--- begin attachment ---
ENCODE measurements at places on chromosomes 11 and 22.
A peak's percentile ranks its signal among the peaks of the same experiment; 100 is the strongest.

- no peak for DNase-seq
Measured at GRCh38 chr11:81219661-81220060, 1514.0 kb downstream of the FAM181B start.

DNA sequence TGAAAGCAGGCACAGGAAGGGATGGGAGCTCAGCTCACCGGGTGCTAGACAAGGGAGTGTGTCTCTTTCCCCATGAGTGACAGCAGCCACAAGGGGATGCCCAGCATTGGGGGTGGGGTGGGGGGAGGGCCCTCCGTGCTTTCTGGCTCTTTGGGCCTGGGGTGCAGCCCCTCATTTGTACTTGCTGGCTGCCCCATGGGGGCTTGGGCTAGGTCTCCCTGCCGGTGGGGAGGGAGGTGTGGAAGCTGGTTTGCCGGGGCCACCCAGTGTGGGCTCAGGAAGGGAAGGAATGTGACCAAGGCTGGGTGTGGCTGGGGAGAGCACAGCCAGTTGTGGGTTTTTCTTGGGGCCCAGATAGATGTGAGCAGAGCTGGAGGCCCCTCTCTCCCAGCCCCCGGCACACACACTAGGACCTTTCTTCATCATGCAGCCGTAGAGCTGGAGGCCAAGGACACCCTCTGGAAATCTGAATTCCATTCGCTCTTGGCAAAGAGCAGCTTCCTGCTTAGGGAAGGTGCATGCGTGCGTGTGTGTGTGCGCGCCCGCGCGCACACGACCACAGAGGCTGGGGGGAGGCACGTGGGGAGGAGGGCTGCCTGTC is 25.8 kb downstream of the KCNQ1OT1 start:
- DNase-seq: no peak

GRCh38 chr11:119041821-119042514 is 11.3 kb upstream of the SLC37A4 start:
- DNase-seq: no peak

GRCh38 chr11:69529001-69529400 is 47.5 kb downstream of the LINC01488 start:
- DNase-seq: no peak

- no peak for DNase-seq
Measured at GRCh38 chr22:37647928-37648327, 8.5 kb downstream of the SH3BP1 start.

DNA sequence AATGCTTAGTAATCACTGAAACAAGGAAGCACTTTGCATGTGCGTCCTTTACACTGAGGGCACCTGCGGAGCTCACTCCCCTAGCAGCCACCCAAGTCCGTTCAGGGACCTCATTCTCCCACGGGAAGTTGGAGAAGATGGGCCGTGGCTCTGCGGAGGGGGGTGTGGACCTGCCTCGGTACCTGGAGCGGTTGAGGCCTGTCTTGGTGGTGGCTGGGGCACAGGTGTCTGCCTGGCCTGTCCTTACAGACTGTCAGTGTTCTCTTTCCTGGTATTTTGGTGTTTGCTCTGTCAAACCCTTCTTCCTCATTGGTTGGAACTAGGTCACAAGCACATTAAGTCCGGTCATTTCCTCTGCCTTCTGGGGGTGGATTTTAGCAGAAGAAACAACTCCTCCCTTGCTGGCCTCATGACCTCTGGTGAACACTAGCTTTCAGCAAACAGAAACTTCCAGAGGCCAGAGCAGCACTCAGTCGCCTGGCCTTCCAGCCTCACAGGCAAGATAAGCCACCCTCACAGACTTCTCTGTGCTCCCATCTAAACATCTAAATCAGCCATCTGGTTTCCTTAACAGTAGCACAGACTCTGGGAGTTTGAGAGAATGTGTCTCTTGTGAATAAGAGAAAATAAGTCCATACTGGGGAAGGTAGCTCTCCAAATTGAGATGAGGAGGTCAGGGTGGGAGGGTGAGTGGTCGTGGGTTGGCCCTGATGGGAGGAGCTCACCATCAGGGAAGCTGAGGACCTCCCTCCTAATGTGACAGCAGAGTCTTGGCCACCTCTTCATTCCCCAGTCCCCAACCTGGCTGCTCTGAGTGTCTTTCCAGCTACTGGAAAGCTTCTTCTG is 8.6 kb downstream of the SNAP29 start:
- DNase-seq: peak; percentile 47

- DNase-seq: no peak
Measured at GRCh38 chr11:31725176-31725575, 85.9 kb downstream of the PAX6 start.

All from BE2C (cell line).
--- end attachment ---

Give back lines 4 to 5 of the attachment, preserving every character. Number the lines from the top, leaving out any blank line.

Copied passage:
Measured at GRCh38 chr11:81219661-81220060, 1514.0 kb downstream of the FAM181B start.

DNA sequence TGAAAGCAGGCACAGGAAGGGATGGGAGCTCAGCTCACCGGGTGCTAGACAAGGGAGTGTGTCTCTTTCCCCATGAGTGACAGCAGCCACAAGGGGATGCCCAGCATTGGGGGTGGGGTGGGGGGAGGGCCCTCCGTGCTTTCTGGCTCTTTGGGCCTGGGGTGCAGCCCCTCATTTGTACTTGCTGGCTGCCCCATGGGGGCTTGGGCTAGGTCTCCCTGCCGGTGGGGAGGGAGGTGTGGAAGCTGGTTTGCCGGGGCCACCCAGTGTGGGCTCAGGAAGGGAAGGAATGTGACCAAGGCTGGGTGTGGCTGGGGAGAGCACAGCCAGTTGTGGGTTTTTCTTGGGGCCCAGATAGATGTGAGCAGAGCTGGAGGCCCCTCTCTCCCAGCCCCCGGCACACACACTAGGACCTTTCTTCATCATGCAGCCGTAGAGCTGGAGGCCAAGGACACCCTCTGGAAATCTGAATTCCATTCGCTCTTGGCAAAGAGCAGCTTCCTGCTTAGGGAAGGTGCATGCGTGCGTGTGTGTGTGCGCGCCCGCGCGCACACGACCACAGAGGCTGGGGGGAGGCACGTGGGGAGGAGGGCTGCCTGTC is 25.8 kb downstream of the KCNQ1OT1 start: